Mark Castle — Pop Star Illusionist Extraordinaire
It only takes a glance to see that Mark Castle isn’t your average drag queen. Sure, he’s got the heels (always), but you’ll only occasionally see him in a wig, or in a dress – or, for that matter, clean shaven.
Instead, what Castle puts forth – on Facebook and Instagram, and in a growing archive of videos that accompany his grimy dance music – is a confusingly beautiful face, masculine but artfully made up and glossy. That face might sport a hallucinatory set of double eyebrows and deep velour lipstick framed by George Michael five o’ clock shadow, or it might be lined with disturbing blue veins, or alien sigils, or an inverted burgundy triangle.
Or, equally often, he might be wearing no makeup, a black t-shirt, and a deadpan stare that’s a kind of art in itself.
“I’m not trying to look like a woman,” Castle says. “My thing isn’t female illusion.”
“I’m a pop star illusionist.”
I first met Mark at the Venture Compound, an edgy underground art-warehouse where he regularly used his illusion from about 2013 to 2015. He was rarely in any kind of costume in those days, focusing everyone’s attention on the great original music he was performing. With its clashing drums and buzzing electronics, Mark’s work fit right in with the noisy Venture scene. Then as now, he used his own unmistakably male-coded name and male pronouns — though his diva persona was already peeking through.
“The people who have always embraced me were noise kids or punk kids or queer kids. It wasn’t always mainstream gay culture, because mainstream gay culture has always just been white guys with abs.”
In St. Pete, where gay men a generation or two older than Mark hold major sway, those could be fighting words. But Castle does have a lot of supporters in Tampa Bay’s more traditional drag community. In 2013, for instance, he was invited to take the stage at St. Pete Pride – an event that can safely be described as ‘mainstream’ compared to some of his haunts.
“The queen who got me that was Kori Stevens,” Mark says, “And I was very touched by that. There are a number of traditional queens who get what I do.”
What Mark “does” was born when he witnessed an unnamed female pop singer dedicate a floss-thin dance number to abused women.
“I thought, I’m going to turn this into an entire act,” he laughs. “These pop stars, everyone acts like they’re a musical martyr.” The stage persona that has emerged is “delusional,” in the thrall of a kind of self-obsession that can’t be satisfied by sticking with a single gender.
“Justin Bieber? I feel like he’s a drag of masculinity.” And sure enough, there’s Mark in a very Bieber-ish white see-through raincoat ensemble.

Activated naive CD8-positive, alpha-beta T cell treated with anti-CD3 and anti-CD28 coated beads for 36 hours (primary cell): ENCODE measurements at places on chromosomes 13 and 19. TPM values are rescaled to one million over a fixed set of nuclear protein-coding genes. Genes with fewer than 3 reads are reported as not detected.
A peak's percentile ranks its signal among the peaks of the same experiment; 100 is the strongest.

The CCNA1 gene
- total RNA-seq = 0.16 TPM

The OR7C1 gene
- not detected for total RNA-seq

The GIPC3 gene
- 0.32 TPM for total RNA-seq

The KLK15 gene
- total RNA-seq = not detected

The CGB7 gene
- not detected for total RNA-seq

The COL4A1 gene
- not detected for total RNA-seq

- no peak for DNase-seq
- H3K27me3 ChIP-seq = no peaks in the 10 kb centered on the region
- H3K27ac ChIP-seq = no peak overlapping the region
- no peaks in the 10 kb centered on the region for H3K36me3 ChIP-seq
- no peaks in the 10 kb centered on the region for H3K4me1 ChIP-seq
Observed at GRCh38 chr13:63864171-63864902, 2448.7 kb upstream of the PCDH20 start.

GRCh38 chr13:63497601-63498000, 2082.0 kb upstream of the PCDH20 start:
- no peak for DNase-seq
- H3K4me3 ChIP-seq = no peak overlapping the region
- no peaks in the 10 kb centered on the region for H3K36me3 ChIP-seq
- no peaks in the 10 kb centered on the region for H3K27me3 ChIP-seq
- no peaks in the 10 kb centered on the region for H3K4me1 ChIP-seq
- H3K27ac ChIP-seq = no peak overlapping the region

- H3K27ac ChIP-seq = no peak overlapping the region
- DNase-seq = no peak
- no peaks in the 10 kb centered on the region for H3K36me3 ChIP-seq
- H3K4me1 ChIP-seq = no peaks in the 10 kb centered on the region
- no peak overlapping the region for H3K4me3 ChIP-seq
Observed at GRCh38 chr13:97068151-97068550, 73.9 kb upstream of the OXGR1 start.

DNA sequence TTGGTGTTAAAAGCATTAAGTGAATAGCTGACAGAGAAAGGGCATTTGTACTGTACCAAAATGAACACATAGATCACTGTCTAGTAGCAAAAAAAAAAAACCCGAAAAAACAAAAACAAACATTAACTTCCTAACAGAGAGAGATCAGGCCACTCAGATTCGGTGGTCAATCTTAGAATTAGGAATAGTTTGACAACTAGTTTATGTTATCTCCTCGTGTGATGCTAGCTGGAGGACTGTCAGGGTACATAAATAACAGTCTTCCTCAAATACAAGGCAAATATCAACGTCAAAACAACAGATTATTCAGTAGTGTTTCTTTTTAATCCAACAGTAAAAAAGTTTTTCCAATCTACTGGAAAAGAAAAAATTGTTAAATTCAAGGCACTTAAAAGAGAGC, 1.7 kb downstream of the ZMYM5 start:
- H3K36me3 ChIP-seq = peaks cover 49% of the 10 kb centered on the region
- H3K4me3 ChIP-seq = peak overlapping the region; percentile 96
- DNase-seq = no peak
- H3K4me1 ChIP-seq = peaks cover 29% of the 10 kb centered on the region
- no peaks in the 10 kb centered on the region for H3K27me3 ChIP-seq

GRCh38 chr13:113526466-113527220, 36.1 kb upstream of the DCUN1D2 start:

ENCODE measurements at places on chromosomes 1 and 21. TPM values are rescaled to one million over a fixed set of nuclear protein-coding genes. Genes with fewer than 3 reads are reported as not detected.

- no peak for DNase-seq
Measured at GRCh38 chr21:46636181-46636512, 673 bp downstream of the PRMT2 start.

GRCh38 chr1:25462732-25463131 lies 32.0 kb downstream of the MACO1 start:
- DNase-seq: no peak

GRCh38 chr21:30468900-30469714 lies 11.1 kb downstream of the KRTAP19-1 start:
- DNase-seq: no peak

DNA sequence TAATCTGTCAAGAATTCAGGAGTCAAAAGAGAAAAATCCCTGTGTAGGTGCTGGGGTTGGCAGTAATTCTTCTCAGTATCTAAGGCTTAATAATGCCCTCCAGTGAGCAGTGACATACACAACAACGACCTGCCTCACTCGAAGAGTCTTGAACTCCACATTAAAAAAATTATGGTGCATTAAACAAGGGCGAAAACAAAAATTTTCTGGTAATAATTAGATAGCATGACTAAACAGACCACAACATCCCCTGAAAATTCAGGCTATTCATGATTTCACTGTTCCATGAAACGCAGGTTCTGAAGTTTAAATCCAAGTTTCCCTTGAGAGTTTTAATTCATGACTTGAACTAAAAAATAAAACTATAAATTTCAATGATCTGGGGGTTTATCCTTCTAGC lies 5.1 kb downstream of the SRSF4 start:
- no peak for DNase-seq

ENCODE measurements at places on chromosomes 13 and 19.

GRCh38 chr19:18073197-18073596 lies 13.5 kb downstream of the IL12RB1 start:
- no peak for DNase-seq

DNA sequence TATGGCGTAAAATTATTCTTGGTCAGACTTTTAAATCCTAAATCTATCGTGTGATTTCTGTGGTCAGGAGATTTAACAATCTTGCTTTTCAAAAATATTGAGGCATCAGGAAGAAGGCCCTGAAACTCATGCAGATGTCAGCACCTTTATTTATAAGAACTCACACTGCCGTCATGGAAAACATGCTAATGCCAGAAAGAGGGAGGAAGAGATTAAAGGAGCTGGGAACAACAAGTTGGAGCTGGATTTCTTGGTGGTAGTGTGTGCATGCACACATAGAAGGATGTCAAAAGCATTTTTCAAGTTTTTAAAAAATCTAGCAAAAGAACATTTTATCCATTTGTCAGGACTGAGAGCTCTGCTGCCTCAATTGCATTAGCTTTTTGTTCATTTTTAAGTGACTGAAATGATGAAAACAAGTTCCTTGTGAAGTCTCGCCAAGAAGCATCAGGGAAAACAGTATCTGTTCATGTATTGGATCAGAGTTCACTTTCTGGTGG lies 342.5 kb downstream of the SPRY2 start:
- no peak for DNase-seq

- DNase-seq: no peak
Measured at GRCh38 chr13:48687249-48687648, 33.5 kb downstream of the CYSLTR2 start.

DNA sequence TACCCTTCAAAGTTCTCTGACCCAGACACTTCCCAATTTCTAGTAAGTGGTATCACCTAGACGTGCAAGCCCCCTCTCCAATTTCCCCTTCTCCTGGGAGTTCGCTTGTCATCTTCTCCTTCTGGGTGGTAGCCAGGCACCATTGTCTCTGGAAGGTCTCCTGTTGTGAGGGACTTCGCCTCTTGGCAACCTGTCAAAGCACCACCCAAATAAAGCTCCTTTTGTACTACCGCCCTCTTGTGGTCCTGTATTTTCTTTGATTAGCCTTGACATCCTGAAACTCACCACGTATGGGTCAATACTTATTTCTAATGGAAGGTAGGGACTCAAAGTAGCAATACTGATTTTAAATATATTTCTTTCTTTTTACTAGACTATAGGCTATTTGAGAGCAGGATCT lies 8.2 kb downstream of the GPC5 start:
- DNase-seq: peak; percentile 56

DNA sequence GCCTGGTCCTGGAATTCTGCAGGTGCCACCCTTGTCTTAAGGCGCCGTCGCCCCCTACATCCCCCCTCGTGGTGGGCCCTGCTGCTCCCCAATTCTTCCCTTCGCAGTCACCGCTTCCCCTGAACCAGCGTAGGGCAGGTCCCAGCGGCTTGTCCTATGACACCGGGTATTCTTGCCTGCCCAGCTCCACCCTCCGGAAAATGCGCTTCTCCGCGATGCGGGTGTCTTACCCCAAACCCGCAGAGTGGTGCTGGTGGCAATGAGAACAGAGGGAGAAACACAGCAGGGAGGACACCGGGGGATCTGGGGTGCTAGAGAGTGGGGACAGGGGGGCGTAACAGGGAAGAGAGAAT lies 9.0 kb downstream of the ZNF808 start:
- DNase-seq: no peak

Reflexivity and self-awareness was always part of drag, and gay culture more broadly. There lie, after all, the modern origins of camp itself, the sly love-hate that made icons of John Waters and Kathy Griffin (may she rest in peace).
“I’m fascinated by what’s current and what’s big,” Mark says. “Not necessarily because it’s right, but because I want to see what influences billions of people at once.”
And of course, if you’re playing with questions of influence, the place to be right now is online. Mark constantly updates his Instagram and Facebook feeds with new looks, and nuggets of snarky wisdom that would make any cruel-hearted queen proud. “I love performing, but everything I do was born in a digital era,” he says. “To keep up the act of delusion I think it’s easier to stick to social media.”
Mark is also trying to crank out music videos for some of his existing work. “At this moment I’m trying to focus on visuals, and get bigger as a drag artist, not just a musician,” he says. “I didn’t go to college, because I knew exactly what I wanted to do. I want to be an actor. I want to do drag and makeup, I’d like to get into film, all of that stuff.”
‘All that stuff,’ of course, is still just a little harder to get access to in Tampa Bay than it might be elsewhere, but Mark is committed to central Florida.
“I used to try very hard to downplay anything Florida,” he says. “I spent so much time trying to make myself New York or L.A., but eventually I learned how to embrace it. Florida is all about the simple life, and that’s always been a thing in my aesthetic and my visuals – I know a lot of drag is about putting as much [stuff] on yourself as possible, but I always thought it was about your attitude.”
Besides, he says, “If you’re a good artist, it doesn’t matter where you are. I saw people go to New York or Portland. And you know what? They still sucked.”
Ouch. Some things, it seems, never change.